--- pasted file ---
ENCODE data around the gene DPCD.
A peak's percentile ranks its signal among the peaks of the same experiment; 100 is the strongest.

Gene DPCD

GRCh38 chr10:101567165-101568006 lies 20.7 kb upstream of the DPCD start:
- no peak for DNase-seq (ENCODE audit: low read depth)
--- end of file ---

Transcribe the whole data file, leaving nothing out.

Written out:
ENCODE data around the gene DPCD.
A peak's percentile ranks its signal among the peaks of the same experiment; 100 is the strongest.

Gene DPCD

GRCh38 chr10:101567165-101568006 lies 20.7 kb upstream of the DPCD start:
- no peak for DNase-seq (ENCODE audit: low read depth)